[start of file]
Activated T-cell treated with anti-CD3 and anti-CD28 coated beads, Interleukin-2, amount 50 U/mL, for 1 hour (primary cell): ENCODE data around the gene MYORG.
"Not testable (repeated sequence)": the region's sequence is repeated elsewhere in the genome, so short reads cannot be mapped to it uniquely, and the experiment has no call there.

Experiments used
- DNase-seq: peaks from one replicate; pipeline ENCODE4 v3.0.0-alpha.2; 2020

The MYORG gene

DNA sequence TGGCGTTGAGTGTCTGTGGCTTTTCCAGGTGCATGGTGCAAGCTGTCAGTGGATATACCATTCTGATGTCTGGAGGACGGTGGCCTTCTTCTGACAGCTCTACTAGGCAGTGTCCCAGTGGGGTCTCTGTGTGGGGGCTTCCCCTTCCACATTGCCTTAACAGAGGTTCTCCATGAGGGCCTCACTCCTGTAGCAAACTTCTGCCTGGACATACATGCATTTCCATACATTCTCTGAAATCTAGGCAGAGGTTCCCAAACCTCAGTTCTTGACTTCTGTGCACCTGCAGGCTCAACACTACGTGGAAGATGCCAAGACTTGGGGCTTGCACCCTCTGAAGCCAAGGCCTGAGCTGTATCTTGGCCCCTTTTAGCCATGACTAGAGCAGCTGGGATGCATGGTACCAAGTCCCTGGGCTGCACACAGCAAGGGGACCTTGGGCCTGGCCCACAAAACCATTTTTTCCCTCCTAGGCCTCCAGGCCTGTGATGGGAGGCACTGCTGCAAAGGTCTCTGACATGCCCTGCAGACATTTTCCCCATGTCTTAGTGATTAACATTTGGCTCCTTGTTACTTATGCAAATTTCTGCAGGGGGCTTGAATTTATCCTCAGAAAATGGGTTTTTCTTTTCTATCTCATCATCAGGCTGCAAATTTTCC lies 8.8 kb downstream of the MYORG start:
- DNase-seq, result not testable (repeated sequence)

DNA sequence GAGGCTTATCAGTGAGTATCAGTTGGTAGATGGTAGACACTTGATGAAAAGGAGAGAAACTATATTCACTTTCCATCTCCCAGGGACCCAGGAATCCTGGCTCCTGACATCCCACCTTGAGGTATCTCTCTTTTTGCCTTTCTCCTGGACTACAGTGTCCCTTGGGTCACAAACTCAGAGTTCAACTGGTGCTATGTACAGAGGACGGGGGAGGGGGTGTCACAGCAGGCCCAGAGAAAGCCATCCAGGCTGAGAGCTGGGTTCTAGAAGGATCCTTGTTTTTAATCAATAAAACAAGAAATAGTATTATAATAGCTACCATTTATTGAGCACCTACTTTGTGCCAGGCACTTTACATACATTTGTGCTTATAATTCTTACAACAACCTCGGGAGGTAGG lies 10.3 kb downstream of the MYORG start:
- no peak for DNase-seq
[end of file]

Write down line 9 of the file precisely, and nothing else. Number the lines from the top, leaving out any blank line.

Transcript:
- no peak for DNase-seq